The College Admissions Scandal

Modern parenting is hard. All parents want only the best for their children, and some parents will stop at nothing to ensure their children get all the opportunities they can. This temptation is no doubt what led dozens of parents to exaggerate the abilities of their children and amend test scores to ensure their children attend the best schools in the nation.

In Boston, federal prosecutors charged 33 parents and thirteen coaches in a national scheme which ‘gamed’ the college admissions process, including fake applications, doctored tests scores, and outright bribery. Among the defendants are celebrities, well-known lawyers, and wealthy businessmen.

Some of them paid tens of thousands of dollars to have their entrance exams doctors. Others paid off coaches to accept their children on the university athletic team (even if their child had zero experience in that sport). But perhaps one of the most surprising aspects of the case is how faking test scores or exaggerating applications rises to the level of a federal crime.

For cases like this, the federal statutes on mail and wire fraud would be implicated. These statues include schemes to defraud as including the ‘right to honest services’ – which would include college admissions. Convictions of crimes for mail and wire fraud carry a prison sentence of up to twenty years in prison.

This includes cases involving bribes and kickbacks. So, if a university employee accepts payment in exchange for a student being admitted to a school who may not otherwise be able to get in on the basis of their qualifications, this could rise to the level of a federal crime because it would defraud the college of honest services they are owed. Parents paying the bribe are an accomplice in the scheme.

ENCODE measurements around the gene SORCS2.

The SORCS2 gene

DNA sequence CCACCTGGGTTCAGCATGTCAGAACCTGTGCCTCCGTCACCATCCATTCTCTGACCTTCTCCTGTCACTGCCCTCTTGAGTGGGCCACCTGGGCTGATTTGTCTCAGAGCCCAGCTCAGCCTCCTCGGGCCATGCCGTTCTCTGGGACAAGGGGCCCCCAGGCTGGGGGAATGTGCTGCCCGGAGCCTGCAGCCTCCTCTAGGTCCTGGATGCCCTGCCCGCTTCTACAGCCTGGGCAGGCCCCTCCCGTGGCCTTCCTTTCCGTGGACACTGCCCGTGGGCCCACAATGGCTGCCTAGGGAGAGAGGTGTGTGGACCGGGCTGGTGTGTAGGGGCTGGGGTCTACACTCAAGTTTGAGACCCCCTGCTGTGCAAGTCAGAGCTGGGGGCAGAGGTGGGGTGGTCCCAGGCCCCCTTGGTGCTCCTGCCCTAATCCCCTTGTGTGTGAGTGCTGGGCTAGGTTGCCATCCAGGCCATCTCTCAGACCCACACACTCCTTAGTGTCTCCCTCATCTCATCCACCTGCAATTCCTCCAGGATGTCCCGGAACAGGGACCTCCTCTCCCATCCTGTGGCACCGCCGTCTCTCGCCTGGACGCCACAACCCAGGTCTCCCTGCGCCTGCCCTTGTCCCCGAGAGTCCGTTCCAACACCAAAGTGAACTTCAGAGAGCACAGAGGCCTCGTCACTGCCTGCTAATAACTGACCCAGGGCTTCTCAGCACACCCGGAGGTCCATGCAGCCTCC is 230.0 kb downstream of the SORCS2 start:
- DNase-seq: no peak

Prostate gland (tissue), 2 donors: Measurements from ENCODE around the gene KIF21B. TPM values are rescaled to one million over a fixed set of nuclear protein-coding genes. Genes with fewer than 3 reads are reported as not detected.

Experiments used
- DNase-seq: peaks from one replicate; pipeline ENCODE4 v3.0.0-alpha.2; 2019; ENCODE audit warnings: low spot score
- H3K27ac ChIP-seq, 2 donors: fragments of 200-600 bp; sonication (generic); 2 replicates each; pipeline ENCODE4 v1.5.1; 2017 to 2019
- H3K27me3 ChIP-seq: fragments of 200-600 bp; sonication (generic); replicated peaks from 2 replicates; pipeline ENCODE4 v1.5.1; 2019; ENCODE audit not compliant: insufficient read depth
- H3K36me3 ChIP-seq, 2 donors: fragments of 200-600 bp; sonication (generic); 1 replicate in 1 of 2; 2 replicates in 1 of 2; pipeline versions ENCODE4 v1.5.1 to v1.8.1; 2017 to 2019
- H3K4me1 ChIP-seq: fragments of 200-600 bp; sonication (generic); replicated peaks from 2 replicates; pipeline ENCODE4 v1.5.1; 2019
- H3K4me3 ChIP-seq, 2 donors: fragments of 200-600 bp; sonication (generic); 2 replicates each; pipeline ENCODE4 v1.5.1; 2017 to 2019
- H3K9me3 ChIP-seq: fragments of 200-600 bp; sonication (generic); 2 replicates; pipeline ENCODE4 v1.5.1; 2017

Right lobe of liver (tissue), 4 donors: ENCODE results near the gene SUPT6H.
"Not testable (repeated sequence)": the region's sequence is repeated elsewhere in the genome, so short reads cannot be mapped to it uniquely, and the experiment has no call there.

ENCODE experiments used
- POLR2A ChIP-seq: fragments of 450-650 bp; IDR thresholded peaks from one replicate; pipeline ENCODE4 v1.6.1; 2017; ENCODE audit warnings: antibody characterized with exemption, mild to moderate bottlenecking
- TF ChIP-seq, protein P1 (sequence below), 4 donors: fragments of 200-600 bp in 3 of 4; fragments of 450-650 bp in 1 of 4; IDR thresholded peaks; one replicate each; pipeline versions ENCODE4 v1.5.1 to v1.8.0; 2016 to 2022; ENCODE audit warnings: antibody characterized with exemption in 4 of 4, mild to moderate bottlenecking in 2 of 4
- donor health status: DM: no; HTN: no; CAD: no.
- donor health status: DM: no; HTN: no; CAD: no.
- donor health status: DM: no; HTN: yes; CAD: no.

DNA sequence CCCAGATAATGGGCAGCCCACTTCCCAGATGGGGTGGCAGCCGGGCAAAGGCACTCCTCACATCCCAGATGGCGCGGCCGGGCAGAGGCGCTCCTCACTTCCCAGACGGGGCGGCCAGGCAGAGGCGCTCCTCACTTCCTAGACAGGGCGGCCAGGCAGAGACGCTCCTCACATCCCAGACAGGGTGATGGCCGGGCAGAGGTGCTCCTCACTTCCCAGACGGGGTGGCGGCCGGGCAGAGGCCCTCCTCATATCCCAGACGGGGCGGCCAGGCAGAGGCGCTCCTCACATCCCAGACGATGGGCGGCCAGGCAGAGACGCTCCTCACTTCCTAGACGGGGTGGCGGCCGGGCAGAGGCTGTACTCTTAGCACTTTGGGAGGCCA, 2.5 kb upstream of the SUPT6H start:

The reason this can seem difficult to comprehend as a crime, even if perhaps the morality of such conduct is not debatable, is because – as with many white collar crimes – it seems to be a victimless crime. The victim would be a student who was unable to get into that university because their spot was ‘taken,’ although chances are, they do not know the precise reason why their application was rejected.

While the parents who are involved in the scheme face criminal prosecution and potential jail time, the collateral damage cannot be calculated at this point. First, their careers and reputation are tainted. Famous actresses like Felicity Huffman and Lori Loughlin have to face questions from their fans.

At least one parent is a member of the legal profession, and his professional license is in the balance. A conviction of a crime, especially one of fraud, can have serious repercussions on a lawyer’s professional qualifications. And their children also face consequences, even if not criminal ones. For the most part, it appears the children who are the subject of the scandal had no knowledge of the scheme.

Yet colleges are rescinding admissions of these students. Some students had developed their own significant brands with businesses, who have since withdrawn their sponsorships. The fallout and scope of this scandal continue to change, and will no doubt affect how college admissions operate in the future.

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